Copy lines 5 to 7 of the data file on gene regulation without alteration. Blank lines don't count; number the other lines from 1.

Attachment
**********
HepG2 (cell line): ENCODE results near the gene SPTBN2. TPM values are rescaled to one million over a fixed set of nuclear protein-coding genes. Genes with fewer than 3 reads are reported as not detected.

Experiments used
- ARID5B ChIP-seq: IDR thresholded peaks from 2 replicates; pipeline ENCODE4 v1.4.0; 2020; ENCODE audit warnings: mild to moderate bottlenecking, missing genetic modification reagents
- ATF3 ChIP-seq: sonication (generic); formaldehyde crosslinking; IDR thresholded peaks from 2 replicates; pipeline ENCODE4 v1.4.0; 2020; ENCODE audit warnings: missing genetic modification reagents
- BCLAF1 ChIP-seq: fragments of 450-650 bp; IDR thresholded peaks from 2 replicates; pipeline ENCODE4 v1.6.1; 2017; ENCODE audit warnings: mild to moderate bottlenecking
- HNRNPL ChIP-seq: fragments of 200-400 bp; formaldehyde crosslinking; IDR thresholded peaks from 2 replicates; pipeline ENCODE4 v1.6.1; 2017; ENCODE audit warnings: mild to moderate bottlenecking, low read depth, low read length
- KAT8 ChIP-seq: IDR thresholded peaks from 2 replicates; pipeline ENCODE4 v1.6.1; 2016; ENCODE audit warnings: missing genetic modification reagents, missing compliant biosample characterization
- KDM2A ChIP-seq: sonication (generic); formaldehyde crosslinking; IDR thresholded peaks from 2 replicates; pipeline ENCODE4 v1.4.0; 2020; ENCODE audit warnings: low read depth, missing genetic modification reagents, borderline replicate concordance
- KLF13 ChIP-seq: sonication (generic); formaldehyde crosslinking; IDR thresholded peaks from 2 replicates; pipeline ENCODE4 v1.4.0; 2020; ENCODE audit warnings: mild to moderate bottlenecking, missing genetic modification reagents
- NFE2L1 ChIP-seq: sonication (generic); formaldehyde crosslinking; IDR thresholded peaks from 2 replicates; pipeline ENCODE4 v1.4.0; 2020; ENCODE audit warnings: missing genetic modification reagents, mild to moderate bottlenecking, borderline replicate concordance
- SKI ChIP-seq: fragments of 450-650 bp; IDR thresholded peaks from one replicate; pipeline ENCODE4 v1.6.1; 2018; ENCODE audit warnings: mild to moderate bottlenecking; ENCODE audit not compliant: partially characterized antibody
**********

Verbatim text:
- BCLAF1 ChIP-seq: fragments of 450-650 bp; IDR thresholded peaks from 2 replicates; pipeline ENCODE4 v1.6.1; 2017; ENCODE audit warnings: mild to moderate bottlenecking
- HNRNPL ChIP-seq: fragments of 200-400 bp; formaldehyde crosslinking; IDR thresholded peaks from 2 replicates; pipeline ENCODE4 v1.6.1; 2017; ENCODE audit warnings: mild to moderate bottlenecking, low read depth, low read length
- KAT8 ChIP-seq: IDR thresholded peaks from 2 replicates; pipeline ENCODE4 v1.6.1; 2016; ENCODE audit warnings: missing genetic modification reagents, missing compliant biosample characterization